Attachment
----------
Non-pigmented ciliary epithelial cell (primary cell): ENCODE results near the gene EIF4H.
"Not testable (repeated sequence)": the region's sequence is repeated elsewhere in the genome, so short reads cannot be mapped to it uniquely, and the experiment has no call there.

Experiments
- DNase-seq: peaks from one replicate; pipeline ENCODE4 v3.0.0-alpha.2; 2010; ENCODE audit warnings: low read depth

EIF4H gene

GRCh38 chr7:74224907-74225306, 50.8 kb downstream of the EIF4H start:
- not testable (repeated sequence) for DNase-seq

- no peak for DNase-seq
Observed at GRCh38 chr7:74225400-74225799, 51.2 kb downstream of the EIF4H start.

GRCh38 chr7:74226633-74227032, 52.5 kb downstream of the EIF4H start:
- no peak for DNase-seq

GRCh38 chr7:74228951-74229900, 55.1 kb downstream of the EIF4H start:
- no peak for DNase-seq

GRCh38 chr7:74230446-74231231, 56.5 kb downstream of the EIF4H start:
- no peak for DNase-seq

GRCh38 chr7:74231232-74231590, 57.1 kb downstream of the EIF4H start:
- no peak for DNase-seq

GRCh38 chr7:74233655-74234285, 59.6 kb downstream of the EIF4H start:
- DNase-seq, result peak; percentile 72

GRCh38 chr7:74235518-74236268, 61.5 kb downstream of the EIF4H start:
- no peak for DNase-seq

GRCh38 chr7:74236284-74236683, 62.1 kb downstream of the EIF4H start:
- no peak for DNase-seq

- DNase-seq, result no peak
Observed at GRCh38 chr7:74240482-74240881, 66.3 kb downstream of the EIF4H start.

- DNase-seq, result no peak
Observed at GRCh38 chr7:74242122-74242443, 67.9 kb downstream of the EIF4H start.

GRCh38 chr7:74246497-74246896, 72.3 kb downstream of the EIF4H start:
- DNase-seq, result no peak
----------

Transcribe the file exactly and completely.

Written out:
Non-pigmented ciliary epithelial cell (primary cell): ENCODE results near the gene EIF4H.
"Not testable (repeated sequence)": the region's sequence is repeated elsewhere in the genome, so short reads cannot be mapped to it uniquely, and the experiment has no call there.

Experiments
- DNase-seq: peaks from one replicate; pipeline ENCODE4 v3.0.0-alpha.2; 2010; ENCODE audit warnings: low read depth

EIF4H gene

GRCh38 chr7:74224907-74225306, 50.8 kb downstream of the EIF4H start:
- not testable (repeated sequence) for DNase-seq

- no peak for DNase-seq
Observed at GRCh38 chr7:74225400-74225799, 51.2 kb downstream of the EIF4H start.

GRCh38 chr7:74226633-74227032, 52.5 kb downstream of the EIF4H start:
- no peak for DNase-seq

GRCh38 chr7:74228951-74229900, 55.1 kb downstream of the EIF4H start:
- no peak for DNase-seq

GRCh38 chr7:74230446-74231231, 56.5 kb downstream of the EIF4H start:
- no peak for DNase-seq

GRCh38 chr7:74231232-74231590, 57.1 kb downstream of the EIF4H start:
- no peak for DNase-seq

GRCh38 chr7:74233655-74234285, 59.6 kb downstream of the EIF4H start:
- DNase-seq, result peak; percentile 72

GRCh38 chr7:74235518-74236268, 61.5 kb downstream of the EIF4H start:
- no peak for DNase-seq

GRCh38 chr7:74236284-74236683, 62.1 kb downstream of the EIF4H start:
- no peak for DNase-seq

- DNase-seq, result no peak
Observed at GRCh38 chr7:74240482-74240881, 66.3 kb downstream of the EIF4H start.

- DNase-seq, result no peak
Observed at GRCh38 chr7:74242122-74242443, 67.9 kb downstream of the EIF4H start.

GRCh38 chr7:74246497-74246896, 72.3 kb downstream of the EIF4H start:
- DNase-seq, result no peak